Tourism and aquaculture at Anatoki Salmon
Anatoki Salmon is an innovative fish farm business that combines farming with tourism - and takes salmon from the pond to the plate.
The business began back in December 1998 and was running as Golden Bay Salmon Fishing Ltd. In August 2000 it was granted the licences and consents for the farm to be completed and the very first salmon stock was introduced.
The company began trading as Anatoki Salmon Farm in July 2001 and was purchased in May 2005 by Jan and Gerda Dissel.
The Dissels have developed the business to a popular tourism attraction where visitors catch their own freshwater salmon – and then have the option of getting it cooked, smoked or sashimi.
The tourist attraction was almost wiped out in 2013 following heavy rain in the region. It reopened about three years later with a festival event around music and salmon tasting, co-owner Jan Dissel said.
"People can come out for a picnic and catch a fish. The beer will be cold and the cafe will be up and running. There will also be salmon tastings and we have a few new flavours of smoked fish," Mr Dissel said.
The Dissels fought through the night during the storm in mid June to salvage the remnants of their freshwater salmon farm after a slip obliterated the farm housing between 50,000 and 70,000 adult and young salmon.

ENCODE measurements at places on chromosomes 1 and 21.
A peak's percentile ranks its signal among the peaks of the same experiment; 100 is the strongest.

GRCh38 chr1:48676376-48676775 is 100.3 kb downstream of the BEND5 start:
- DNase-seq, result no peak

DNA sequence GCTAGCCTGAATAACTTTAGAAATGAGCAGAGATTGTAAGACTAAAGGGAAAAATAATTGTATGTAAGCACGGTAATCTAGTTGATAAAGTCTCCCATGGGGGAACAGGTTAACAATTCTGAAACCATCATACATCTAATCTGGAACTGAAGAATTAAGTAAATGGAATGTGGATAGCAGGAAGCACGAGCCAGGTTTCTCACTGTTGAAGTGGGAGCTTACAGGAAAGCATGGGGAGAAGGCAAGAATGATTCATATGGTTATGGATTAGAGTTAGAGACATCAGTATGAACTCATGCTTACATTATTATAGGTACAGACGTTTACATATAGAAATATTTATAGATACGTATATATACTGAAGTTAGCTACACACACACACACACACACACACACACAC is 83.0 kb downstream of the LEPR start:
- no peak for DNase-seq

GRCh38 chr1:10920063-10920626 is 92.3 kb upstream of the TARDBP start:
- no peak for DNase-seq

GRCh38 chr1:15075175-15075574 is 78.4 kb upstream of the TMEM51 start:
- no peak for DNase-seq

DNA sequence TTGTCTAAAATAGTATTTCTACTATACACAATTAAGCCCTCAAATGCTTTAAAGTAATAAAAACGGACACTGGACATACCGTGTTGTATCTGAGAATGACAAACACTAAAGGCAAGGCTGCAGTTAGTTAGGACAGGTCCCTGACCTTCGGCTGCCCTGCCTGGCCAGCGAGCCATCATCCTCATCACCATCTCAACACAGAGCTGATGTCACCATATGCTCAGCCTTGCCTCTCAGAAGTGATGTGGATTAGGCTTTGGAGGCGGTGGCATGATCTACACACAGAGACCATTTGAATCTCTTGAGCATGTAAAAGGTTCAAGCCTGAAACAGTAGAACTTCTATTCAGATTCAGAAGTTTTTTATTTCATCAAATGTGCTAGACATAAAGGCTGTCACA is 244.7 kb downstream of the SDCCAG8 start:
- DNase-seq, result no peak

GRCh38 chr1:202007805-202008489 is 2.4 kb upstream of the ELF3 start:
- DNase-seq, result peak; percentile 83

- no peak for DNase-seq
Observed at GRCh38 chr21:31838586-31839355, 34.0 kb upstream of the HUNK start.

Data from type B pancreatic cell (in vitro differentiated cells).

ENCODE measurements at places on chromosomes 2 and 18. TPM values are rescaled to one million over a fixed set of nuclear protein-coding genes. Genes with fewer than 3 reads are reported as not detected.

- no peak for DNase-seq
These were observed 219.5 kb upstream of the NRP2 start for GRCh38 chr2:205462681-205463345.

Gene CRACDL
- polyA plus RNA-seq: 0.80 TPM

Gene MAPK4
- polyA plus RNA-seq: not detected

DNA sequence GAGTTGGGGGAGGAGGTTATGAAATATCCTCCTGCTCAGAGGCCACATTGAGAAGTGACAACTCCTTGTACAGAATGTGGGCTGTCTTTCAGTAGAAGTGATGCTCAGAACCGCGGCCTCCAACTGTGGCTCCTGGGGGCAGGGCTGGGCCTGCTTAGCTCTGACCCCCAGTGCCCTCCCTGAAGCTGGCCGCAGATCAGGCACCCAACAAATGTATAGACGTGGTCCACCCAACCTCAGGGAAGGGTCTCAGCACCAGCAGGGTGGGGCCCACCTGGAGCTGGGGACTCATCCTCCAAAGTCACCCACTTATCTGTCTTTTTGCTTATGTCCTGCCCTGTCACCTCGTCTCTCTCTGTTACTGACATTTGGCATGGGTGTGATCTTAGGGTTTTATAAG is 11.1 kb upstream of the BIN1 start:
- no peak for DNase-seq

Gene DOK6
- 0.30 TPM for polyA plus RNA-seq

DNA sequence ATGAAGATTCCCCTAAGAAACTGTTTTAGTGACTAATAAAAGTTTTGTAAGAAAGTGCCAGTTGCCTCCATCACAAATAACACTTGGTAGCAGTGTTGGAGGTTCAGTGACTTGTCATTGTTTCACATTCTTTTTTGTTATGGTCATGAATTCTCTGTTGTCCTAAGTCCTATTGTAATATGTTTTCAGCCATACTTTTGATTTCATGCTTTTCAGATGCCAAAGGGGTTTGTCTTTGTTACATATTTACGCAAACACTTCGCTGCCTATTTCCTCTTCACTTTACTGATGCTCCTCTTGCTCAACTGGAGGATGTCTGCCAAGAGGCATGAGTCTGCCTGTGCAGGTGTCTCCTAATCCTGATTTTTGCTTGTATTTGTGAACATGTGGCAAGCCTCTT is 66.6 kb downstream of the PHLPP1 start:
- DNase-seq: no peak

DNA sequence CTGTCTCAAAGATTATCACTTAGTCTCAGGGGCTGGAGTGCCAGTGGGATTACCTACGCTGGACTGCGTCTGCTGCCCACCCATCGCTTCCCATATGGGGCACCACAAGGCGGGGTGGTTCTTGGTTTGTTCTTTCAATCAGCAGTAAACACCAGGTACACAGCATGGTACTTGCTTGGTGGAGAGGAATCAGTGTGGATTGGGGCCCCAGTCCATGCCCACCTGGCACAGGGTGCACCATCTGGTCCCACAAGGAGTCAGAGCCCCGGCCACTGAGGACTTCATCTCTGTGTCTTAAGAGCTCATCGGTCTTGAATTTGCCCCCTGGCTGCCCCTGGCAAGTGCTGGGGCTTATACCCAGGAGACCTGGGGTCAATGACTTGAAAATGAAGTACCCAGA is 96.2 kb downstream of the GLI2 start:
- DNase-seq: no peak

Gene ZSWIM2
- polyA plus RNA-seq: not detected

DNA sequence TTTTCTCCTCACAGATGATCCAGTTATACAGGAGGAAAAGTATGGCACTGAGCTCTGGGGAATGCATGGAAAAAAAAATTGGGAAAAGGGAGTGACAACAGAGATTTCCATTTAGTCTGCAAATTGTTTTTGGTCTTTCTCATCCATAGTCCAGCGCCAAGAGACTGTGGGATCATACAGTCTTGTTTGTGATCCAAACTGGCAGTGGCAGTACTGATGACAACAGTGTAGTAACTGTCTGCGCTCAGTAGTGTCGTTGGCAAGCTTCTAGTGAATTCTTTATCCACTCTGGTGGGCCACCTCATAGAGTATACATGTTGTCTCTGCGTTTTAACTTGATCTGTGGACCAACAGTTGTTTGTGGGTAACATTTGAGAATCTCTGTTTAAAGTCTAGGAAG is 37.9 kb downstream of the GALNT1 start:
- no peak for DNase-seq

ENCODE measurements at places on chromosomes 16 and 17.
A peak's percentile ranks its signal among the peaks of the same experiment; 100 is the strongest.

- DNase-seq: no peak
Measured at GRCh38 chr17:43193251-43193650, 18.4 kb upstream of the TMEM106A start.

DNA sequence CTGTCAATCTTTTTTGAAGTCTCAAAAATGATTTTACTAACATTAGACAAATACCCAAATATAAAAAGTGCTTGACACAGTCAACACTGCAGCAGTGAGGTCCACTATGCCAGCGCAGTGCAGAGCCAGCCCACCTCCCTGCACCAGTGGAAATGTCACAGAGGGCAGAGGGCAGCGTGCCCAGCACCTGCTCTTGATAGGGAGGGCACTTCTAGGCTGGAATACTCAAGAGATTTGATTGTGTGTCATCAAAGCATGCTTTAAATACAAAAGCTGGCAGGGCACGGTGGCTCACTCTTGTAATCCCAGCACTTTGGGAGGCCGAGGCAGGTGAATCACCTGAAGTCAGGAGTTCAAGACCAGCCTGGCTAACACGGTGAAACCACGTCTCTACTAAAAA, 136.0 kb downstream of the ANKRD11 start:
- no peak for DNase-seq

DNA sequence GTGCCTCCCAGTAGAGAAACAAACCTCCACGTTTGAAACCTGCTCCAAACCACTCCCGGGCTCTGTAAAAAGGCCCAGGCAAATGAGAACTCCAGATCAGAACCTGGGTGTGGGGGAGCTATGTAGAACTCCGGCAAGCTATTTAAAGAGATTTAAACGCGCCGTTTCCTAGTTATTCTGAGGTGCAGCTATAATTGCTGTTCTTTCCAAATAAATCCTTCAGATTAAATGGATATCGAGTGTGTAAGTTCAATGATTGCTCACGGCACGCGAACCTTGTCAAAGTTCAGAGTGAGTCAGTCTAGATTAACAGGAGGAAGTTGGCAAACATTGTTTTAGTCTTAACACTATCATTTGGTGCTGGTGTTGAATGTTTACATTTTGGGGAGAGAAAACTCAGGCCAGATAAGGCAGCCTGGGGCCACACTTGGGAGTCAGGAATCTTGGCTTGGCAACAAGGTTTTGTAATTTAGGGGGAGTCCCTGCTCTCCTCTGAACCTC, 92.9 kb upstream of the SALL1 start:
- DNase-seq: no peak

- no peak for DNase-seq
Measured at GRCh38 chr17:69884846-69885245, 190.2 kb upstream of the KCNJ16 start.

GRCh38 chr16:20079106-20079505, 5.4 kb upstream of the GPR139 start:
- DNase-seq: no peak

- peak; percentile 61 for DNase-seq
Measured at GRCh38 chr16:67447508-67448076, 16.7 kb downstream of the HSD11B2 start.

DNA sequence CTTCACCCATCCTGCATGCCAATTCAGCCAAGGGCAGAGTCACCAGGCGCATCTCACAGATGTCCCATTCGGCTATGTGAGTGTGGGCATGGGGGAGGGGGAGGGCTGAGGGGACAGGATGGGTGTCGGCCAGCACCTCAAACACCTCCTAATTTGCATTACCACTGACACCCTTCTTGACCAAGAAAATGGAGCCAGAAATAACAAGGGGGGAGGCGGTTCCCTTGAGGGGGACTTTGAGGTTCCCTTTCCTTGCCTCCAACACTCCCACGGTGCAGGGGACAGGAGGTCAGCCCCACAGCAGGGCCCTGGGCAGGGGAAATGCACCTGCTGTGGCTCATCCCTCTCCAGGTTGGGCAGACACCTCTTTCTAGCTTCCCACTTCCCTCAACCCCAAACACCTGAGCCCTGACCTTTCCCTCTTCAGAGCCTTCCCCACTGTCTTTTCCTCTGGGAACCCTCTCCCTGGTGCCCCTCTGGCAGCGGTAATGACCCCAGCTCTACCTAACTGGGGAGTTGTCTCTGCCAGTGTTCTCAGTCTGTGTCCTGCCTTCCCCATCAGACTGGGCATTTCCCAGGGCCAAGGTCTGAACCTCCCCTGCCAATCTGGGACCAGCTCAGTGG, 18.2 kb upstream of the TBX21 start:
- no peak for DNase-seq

They have since bought the adjacent nature park and cafe that is home to tame eels. Jan and Gerda Dissel unveiled the new "family park" and pancake cafe and its new name is Anatoki Eels. The park and cafe was formally called Wild Earth.
The acquisition of the nature park extends their operation at Anatoki Salmon, which will run in conjunction with the fishing. Gerda says new additions to the family park included an eel museum detailing the long history of the tame eels at Anatoki, a large sandpit and a variety of giant life-sized family games like Guess Who, Checkers and Pick-up Sticks.
The large animals such as the donkey and the llamas are no longer at the park, however the small petting animals have remained.
Gerda said the idea was for people to be able to spend a whole day between both venues.
"They can start at Anatoki Salmon and go fishing and then they can come over to Anatoki Eels and have a drink, a pancake, see some animals and play some games. "We have a screen set up at Anatoki Eels so people can see when their fish will be]ready, and they can eat the fish at Anatoki Eels too if they want."
Jan said the new menu boasts large European-style pancakes with a variety of delicious toppings. He expected to have at least 15 staff working at both venues over the busy summer period. "The atmosphere over here is so great, there is such a relaxed feeling," Gerda said.
"It's an add on to Anatoki Salmon. We understand from the former owner when it was Bencarri Farm Park that it was always their idea to have both businesses as one."
The eel museum details historic photos of the McCullum family, in particular Maggie McCullum, who first started feeding the eels as a teenager more than one hundred years ago.